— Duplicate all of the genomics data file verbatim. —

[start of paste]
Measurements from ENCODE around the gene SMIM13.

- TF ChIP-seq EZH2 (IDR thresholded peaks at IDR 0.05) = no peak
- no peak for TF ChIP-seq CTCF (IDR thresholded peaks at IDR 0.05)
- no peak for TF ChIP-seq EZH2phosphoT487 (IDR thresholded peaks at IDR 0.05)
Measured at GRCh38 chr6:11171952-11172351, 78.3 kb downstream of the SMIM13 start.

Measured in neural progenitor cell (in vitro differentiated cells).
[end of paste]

Measurements from ENCODE around the gene SMIM13.

- TF ChIP-seq EZH2 (IDR thresholded peaks at IDR 0.05) = no peak
- no peak for TF ChIP-seq CTCF (IDR thresholded peaks at IDR 0.05)
- no peak for TF ChIP-seq EZH2phosphoT487 (IDR thresholded peaks at IDR 0.05)
Measured at GRCh38 chr6:11171952-11172351, 78.3 kb downstream of the SMIM13 start.

Measured in neural progenitor cell (in vitro differentiated cells).